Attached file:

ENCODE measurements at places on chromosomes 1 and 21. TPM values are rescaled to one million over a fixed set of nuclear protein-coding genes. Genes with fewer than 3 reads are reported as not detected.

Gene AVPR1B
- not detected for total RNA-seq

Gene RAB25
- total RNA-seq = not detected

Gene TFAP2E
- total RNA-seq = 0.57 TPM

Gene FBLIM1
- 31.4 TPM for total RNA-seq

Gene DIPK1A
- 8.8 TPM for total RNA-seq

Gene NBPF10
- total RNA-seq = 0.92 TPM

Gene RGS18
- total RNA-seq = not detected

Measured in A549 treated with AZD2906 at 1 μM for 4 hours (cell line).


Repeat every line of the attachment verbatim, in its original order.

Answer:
ENCODE measurements at places on chromosomes 1 and 21. TPM values are rescaled to one million over a fixed set of nuclear protein-coding genes. Genes with fewer than 3 reads are reported as not detected.

Gene AVPR1B
- not detected for total RNA-seq

Gene RAB25
- total RNA-seq = not detected

Gene TFAP2E
- total RNA-seq = 0.57 TPM

Gene FBLIM1
- 31.4 TPM for total RNA-seq

Gene DIPK1A
- 8.8 TPM for total RNA-seq

Gene NBPF10
- total RNA-seq = 0.92 TPM

Gene RGS18
- total RNA-seq = not detected

Measured in A549 treated with AZD2906 at 1 μM for 4 hours (cell line).